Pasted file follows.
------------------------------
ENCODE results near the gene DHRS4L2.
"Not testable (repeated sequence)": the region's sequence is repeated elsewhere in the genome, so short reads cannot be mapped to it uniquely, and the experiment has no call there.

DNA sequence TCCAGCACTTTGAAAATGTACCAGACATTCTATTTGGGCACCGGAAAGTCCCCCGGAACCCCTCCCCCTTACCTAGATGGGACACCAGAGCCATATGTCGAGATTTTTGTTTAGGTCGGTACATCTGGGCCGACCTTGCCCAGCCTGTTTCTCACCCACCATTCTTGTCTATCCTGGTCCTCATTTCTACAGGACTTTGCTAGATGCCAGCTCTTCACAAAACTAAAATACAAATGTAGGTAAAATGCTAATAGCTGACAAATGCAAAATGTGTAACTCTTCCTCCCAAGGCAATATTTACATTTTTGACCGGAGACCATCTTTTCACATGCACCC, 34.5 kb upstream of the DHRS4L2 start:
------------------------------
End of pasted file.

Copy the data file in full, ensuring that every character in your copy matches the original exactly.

ENCODE results near the gene DHRS4L2.
"Not testable (repeated sequence)": the region's sequence is repeated elsewhere in the genome, so short reads cannot be mapped to it uniquely, and the experiment has no call there.

DNA sequence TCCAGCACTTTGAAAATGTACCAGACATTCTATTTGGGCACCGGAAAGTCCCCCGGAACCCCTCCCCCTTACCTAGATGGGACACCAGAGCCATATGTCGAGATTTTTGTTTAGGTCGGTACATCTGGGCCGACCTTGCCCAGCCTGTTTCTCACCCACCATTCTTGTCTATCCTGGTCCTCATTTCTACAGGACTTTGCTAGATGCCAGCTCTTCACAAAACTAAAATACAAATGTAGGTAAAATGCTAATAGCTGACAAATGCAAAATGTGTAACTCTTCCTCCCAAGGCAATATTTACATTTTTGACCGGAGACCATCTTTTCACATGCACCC, 34.5 kb upstream of the DHRS4L2 start: